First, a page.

This exact non-Markovian master equation is the major result of this paper. In the following sections, we will apply our result to several interesting cases where the non-Markovian dynamics is studied by using our derived exact equation.

Iii Numerical calculations

Below we study the non-Markovian quantum dynamics of three-qubit system. For simplicity, we use Ornstein-Uhlenbeck noise depicted by the correlation function . Although our master equation is universally valid for an arbitrary correction function, the advantage of choosing the Ornstein-Uhlenbeck noise is that we can control the single parameter to recover the Markov limit () from a non-Markov regime.

Figure 1: (Color online) The dynamics of concurrence between the first and the second qubits as function of with different initial states. (a) , (b) , (c) , (d) .

In Fig. 1, four initial states are chosen for three-qubit system. The entanglement dynamics of selected two qubits (the first and the second ones) is shown. Here we choose concurrence as the measurement of entanglement concurrence (). In Figs. 1 (a) and  1 (b), initially there is no entanglement between the two qubits. As the onset of the non-Markovian environment effects, the generation of entanglement is observed. Moreover, as shown in Fig. 1, the degree of the generated entanglement depends sensitively on the value of the parameter . When reprinting a longer memory time, the degree of entanglement is almost five times than the case with which represents a more Markovian regime. In Figs. 1 (c) and  1 (d), the initial state of the three-qubit system is the maximally entangled for every two qubit pair. When , we observe a typical behavior in non-Markovian regime, that is, it exhibits a stronger entanglement oscillation pattern compared with the case of .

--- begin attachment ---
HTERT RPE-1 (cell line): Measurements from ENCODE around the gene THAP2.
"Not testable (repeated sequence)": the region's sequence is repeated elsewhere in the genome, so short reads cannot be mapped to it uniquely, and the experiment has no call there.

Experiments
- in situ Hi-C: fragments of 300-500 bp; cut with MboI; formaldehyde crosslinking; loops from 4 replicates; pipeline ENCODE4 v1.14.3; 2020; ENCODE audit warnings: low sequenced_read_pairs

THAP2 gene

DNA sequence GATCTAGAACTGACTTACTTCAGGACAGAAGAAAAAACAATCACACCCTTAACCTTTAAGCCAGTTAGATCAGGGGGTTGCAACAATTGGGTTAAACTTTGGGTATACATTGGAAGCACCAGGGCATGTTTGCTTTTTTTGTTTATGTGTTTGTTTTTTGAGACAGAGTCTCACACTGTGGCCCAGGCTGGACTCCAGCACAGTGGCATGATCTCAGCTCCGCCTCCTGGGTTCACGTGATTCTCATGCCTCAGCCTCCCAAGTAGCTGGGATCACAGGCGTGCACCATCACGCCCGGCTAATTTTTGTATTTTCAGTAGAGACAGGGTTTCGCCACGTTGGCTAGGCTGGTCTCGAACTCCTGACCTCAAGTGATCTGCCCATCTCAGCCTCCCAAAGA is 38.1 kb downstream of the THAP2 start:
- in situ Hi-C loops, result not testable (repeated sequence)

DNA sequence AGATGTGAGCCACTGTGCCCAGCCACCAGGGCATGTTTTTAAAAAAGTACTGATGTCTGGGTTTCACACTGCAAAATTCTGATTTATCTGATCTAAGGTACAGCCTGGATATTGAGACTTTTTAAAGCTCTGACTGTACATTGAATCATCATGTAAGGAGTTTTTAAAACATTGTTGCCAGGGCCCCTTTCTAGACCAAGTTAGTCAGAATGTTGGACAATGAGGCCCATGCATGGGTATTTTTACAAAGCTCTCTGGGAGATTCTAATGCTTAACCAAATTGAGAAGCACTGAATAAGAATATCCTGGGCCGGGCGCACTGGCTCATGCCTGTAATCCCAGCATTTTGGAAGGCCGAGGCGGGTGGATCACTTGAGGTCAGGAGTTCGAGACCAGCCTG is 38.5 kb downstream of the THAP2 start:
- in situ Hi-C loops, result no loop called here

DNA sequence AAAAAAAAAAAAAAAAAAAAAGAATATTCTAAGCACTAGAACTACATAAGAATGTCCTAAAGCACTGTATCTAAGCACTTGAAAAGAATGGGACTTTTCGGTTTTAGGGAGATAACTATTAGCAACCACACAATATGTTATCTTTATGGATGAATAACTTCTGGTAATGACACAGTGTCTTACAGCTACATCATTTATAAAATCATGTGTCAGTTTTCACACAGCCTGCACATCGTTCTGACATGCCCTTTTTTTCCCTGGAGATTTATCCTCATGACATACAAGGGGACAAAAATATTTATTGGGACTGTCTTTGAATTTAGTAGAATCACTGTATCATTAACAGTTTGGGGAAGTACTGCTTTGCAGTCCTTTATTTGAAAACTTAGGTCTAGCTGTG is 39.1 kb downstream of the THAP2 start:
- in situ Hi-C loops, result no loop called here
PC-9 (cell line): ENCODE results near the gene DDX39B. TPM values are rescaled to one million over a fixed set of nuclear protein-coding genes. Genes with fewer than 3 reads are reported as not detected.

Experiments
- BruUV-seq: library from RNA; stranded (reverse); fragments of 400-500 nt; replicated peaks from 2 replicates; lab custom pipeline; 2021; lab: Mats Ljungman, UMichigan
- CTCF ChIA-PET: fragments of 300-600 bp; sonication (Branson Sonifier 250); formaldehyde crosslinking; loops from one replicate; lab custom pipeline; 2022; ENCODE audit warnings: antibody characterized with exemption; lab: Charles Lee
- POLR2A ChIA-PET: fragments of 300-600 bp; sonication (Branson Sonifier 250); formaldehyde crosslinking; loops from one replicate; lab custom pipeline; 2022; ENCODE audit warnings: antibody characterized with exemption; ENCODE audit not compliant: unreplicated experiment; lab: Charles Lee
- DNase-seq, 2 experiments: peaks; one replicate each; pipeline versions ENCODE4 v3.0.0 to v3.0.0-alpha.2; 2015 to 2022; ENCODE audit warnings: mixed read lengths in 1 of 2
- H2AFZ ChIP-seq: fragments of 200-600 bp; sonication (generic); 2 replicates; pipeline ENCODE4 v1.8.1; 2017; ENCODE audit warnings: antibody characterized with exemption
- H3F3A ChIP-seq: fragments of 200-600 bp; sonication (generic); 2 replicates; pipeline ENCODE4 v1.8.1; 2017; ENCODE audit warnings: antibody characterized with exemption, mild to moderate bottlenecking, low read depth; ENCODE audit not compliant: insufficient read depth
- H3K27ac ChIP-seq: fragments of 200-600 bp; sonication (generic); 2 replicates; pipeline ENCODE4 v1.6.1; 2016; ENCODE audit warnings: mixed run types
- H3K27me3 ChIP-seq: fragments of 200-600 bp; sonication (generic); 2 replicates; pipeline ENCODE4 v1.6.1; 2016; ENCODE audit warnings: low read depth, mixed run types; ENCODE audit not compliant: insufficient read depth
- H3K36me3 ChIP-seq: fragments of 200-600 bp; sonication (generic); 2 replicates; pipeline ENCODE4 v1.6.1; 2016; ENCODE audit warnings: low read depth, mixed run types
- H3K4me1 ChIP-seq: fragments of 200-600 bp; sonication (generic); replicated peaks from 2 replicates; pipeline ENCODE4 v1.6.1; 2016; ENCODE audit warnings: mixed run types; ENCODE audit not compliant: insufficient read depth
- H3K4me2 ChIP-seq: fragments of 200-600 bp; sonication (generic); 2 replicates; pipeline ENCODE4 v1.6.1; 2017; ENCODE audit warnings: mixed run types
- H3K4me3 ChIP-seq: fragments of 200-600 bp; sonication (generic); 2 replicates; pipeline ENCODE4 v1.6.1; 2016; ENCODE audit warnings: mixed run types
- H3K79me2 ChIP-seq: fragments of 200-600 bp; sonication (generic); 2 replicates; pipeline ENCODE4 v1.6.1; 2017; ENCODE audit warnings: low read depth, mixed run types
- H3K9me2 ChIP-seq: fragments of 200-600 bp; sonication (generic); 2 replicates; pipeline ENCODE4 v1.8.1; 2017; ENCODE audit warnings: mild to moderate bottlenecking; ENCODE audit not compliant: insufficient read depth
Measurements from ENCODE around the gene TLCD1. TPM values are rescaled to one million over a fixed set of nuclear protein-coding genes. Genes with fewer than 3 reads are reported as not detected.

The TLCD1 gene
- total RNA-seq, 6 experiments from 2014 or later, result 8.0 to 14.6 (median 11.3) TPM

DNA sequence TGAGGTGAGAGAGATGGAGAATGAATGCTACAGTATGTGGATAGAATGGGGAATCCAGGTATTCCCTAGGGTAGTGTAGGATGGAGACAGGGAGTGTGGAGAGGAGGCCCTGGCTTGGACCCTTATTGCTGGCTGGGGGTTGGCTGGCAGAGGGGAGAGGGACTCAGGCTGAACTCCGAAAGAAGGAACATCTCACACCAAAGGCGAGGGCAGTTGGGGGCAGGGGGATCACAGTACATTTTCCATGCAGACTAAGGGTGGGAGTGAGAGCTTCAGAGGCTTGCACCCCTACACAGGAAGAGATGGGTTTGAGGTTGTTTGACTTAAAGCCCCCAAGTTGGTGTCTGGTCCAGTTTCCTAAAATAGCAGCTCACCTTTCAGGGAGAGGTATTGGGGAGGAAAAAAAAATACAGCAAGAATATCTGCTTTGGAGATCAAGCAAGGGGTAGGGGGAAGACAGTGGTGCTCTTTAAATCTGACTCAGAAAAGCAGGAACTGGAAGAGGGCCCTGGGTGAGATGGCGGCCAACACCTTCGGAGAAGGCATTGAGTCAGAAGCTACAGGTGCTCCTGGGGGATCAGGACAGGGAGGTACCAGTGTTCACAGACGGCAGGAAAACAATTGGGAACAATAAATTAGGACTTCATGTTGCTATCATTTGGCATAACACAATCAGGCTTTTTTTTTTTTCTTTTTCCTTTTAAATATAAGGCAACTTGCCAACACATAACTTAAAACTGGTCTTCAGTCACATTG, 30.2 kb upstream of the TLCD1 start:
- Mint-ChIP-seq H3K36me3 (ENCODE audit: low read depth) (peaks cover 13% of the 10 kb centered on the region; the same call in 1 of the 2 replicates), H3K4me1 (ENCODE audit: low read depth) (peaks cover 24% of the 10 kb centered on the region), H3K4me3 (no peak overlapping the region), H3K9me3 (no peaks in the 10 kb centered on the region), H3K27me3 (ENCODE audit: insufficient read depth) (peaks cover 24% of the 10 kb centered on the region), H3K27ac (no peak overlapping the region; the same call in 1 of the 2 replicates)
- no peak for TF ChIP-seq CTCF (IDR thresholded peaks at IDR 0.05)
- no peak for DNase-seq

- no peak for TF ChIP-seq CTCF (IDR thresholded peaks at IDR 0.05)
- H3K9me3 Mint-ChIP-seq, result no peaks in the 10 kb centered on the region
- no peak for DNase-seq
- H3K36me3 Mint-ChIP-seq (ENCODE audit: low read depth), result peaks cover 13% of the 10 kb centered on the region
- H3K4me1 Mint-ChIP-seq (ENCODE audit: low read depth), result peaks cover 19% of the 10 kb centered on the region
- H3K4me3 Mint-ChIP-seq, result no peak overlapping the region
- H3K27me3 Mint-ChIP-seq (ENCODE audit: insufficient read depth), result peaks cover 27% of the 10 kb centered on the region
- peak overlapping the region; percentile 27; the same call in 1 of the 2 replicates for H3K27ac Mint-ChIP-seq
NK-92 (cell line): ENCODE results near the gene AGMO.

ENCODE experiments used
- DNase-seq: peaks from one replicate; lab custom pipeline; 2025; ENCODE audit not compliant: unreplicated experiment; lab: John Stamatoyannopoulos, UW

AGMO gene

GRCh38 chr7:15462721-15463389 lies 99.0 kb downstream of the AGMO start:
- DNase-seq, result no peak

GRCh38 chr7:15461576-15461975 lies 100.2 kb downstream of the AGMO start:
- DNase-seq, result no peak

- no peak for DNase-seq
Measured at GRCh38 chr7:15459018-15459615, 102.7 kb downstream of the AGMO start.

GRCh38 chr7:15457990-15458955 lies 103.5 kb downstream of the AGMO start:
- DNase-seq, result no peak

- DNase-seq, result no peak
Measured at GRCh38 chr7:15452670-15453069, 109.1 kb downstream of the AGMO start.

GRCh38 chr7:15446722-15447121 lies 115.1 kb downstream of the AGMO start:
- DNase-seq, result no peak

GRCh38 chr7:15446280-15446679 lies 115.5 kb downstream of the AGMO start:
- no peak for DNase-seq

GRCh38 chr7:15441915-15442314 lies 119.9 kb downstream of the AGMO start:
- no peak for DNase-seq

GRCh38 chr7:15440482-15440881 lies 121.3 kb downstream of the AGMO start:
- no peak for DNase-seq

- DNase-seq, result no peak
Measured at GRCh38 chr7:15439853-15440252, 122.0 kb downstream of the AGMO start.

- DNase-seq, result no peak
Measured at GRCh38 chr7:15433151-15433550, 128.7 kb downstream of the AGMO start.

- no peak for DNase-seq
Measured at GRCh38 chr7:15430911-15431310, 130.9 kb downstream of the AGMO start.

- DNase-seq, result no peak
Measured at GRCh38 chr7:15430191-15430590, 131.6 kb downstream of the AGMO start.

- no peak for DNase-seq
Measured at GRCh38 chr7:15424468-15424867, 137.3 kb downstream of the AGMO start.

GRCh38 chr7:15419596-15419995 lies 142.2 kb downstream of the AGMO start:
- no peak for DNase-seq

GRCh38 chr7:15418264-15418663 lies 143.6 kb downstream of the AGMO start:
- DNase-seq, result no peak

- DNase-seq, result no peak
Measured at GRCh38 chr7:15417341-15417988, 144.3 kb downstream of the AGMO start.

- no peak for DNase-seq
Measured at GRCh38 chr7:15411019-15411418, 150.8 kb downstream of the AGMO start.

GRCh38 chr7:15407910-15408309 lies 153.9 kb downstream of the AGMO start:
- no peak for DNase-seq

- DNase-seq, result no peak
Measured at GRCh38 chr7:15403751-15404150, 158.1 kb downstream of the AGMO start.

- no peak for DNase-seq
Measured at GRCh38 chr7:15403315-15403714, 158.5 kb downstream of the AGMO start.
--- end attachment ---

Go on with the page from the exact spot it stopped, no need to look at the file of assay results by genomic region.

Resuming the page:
Figure 2: (Color online) The dynamics of entanglement flow among three qubits (red solid), (blue solid) and (green dotted). Left column shows a non-Markovian regime with . Right column shows a regime close to Markov limit (we choose ). (a) and (b) use the same initial state ; while (c) and (d) use the initial state .

In Fig. 2, the initial state between the first and the second qubits is Bell state, and the entanglement flow among three qubits are studied. In Figs. 2 (a) and  2 (c), the system that is coupled to a non-Markovian environment exhibits a strong oscillation, and shows a symmetric pattern of the system dynamics. In particular, it shows that the entanglement shared by each pair moves forward and backward between two pairs periodically. In Figs. 2 (b) and  2 (d), when , then the environment is close to the Markov limit, we see that the state drops to the final static state quickly as expected for a Markov regime. It is interesting to note that the entanglement that is present in one pair initially, will diffuse into three pairs eventually. As we known, in a two-qubit system coupling to environment, the Bell state preserves the quantum information. However, in Figs. 2 (b) and  2 (d), entanglement goes to constant after long time evolution, which shows the direct evidence that the quantum information is easier to be preserved in a three-qubit system than in a two-qubit system. More importantly, the exact master equation for the multiple qubit systems will allow us systematically study the decoherence issues when the environmental noises are colored.